relationship with an alcoholic help each other. 

AJ-Ateen 

An organization patterned after Alcoholics Anony- 
mous in which adolescent persons who have a signifi- 
cant relationship with an alcoholic help each other. 

Alcoholism 

A disease characterized by the dependence on alcohol 
and loss of control over one's drinking. It is this 
nation's number one drug of abuse. Recent estimates 
indicate that between 12 and 15 Americans suffer 
from alcoholism. 

Alcohol Rehabilitation Center (ARC) 

A separate command of the line of the Navy that pro- 
vides residential rehabilitation within a structured 
military environment. 

Alcohol Rehabilitation Service (ARS) 
A clinical service organized within a Naval Regional 
Medical Center or Naval Hospital that provides 
residential rehabilitation in a medical environment. 

Antabuse 

A drug (disulftram) used as part of an alcohol treat- 
ment regimen. It will cause an unpleasant reaction in 
the presence of alcohol, thereby aiding the recovering 
alcoholic to resist temptation. 

Ascites 

A by-product of chronic alcoholism characterized by 
the accumulation of serous fluid in the abdominal 
cavity. 

Blackouts 

A condition characterized by failure of vision, 
momentary unconsciousness, and loss of memory. A 
common by-product of chronic alcoholism. 

Cirrhosis 

The most serious or final stage of liver injury and de- 
generation. Chronic alcoholism is the most common 
cause. 



Co- Alcoholic 

A family member of an alcoholic. Co-alcoholics are 
both victims of and contributors to the disease. 

Counseling and Assistance Center (CAAC) 
Navy outpatient units that provide assistance to indi- 
viduals and their commands in the processing and 
disposition of personnel with alcohol and drug related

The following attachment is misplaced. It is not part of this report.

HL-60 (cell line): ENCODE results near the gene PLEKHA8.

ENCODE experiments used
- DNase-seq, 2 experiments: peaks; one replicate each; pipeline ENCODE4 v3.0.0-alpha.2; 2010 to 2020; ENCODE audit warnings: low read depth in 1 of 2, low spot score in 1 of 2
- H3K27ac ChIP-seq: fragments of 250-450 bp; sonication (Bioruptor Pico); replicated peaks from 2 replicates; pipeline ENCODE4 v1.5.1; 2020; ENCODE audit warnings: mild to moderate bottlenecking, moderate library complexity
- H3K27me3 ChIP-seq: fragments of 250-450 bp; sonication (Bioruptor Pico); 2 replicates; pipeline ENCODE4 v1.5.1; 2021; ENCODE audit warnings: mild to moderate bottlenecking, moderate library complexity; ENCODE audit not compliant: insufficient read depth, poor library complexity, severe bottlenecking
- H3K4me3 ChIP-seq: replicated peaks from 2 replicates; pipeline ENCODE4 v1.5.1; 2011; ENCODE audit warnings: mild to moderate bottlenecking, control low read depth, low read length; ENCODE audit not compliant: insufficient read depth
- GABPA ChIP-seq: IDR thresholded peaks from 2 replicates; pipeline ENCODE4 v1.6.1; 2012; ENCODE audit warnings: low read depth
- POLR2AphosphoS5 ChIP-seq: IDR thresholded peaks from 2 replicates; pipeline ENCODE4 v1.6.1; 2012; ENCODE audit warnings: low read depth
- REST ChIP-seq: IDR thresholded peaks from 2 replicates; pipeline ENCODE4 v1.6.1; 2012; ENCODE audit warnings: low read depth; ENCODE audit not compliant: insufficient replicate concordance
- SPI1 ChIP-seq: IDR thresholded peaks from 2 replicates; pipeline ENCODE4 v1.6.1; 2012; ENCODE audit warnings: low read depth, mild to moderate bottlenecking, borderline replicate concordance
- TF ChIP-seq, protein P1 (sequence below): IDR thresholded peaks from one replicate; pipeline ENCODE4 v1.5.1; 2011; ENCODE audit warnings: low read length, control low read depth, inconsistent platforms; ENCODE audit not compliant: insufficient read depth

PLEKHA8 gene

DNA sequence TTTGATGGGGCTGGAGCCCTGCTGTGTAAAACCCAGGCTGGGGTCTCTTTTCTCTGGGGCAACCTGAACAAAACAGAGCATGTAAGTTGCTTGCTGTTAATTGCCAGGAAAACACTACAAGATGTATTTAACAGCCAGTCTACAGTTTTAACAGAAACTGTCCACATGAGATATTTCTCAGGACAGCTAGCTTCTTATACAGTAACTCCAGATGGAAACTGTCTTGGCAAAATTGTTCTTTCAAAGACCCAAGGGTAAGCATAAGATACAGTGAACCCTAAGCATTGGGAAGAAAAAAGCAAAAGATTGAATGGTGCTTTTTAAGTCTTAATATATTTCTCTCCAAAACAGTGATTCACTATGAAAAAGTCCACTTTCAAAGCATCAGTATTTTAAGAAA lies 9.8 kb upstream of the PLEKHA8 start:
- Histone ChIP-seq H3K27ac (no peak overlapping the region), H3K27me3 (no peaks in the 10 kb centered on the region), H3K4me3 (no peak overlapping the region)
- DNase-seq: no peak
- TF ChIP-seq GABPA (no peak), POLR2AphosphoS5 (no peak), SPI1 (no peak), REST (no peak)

problems. 

Denial 

The attempt by the alcoholic to convince himself and 
others that he is not a victim of alcoholism. Over- 
coming denial and admitting that one has lost control 
of his habit is the first step on the road to recovery. 

Drunkenness 

A temporary loss of control over one's physical and 
mental powers caused by excessive alcohol intake. 

DWI (Driving while intoxicated) 

A frequent legal problem faced by alcoholics. 

Enabler 

A compulsive friend or family member who aids and 
abets the alcoholic's addiction by coming to his or her 
rescue. The enabler denies the alcoholic the opportu- 
nity to suffer the consequences of his actions and seek 
help for the illness. 

Ethyl Alcohol (C2H5OH) 

The common ingredient in alcoholic beverages. It acts 
as a depressant drug that slows the activity of the 
brain and spinal cord. 

Hangover 

The body's reaction to excessive drinking. It may be 
characterized by gastritis, anxiety, fatigue, and head- 
ache. 

Intoxication 

The state of being poisoned, a condition produced by 
excessive use of alcohol. 

NASAP (Navy Alcohol Safety Action Program) 
A Navy educational and awareness program adminis- 
tered under a university contract designed to educate 
naval personnel to the dangers of alcohol. 

Pancreatitis 

Acute or chronic inflammation of the pancreas often 
caused by alcoholism. 

Rehabilitation 

A structured process whereby a person suffering from 
alcoholism is restored to effective service. 



Professional 



A Simple Technique for Measurement of 
Percent Body Fat in Man 

LCOL Howell F. Wright, USMCR Charles 0. Dotson, Ph.D, Paul O. Davis, Ph.D.